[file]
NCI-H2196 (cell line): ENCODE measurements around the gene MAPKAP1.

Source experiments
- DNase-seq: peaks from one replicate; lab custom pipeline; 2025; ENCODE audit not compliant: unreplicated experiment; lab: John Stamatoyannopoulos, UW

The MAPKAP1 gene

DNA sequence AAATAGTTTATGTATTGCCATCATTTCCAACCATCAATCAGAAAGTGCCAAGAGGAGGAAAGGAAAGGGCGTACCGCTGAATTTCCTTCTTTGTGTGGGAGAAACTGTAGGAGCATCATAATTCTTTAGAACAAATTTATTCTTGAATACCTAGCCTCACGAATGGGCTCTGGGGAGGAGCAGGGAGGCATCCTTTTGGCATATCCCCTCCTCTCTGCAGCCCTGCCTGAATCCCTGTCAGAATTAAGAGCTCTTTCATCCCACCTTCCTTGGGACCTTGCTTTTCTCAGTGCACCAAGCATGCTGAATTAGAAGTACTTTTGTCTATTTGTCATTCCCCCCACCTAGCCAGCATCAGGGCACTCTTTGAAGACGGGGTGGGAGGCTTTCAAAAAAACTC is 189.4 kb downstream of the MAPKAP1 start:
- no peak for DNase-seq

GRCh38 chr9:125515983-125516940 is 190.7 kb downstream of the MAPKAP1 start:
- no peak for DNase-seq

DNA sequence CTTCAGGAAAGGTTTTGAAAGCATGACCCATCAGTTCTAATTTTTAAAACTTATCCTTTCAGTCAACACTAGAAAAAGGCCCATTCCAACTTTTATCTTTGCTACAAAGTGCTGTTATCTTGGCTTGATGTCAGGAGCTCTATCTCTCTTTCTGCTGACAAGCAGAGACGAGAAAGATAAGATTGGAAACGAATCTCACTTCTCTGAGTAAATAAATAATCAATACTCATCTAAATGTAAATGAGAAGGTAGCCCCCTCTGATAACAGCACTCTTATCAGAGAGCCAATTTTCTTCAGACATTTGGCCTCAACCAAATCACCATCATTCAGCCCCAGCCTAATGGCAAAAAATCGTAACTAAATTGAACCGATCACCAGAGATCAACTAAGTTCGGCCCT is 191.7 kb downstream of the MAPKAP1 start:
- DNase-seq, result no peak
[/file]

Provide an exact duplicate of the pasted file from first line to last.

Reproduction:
NCI-H2196 (cell line): ENCODE measurements around the gene MAPKAP1.

Source experiments
- DNase-seq: peaks from one replicate; lab custom pipeline; 2025; ENCODE audit not compliant: unreplicated experiment; lab: John Stamatoyannopoulos, UW

The MAPKAP1 gene

DNA sequence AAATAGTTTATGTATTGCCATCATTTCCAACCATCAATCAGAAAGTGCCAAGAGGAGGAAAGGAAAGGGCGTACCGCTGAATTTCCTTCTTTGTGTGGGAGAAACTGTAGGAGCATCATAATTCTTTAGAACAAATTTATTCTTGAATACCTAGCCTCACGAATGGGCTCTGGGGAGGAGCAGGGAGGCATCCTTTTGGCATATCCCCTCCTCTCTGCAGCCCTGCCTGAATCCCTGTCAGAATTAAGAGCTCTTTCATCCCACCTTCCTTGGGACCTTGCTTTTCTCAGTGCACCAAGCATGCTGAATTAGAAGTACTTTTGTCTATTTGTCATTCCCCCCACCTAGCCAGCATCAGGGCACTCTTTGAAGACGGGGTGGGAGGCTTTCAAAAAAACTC is 189.4 kb downstream of the MAPKAP1 start:
- no peak for DNase-seq

GRCh38 chr9:125515983-125516940 is 190.7 kb downstream of the MAPKAP1 start:
- no peak for DNase-seq

DNA sequence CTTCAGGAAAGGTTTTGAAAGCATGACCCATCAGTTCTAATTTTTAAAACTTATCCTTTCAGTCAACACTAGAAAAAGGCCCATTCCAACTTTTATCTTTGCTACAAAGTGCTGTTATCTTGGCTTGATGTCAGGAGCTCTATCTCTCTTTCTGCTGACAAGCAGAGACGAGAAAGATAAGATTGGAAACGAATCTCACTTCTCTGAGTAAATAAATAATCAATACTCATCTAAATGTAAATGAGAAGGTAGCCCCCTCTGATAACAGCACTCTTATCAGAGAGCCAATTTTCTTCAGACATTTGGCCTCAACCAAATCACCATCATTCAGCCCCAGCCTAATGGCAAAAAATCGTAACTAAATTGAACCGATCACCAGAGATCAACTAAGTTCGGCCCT is 191.7 kb downstream of the MAPKAP1 start:
- DNase-seq, result no peak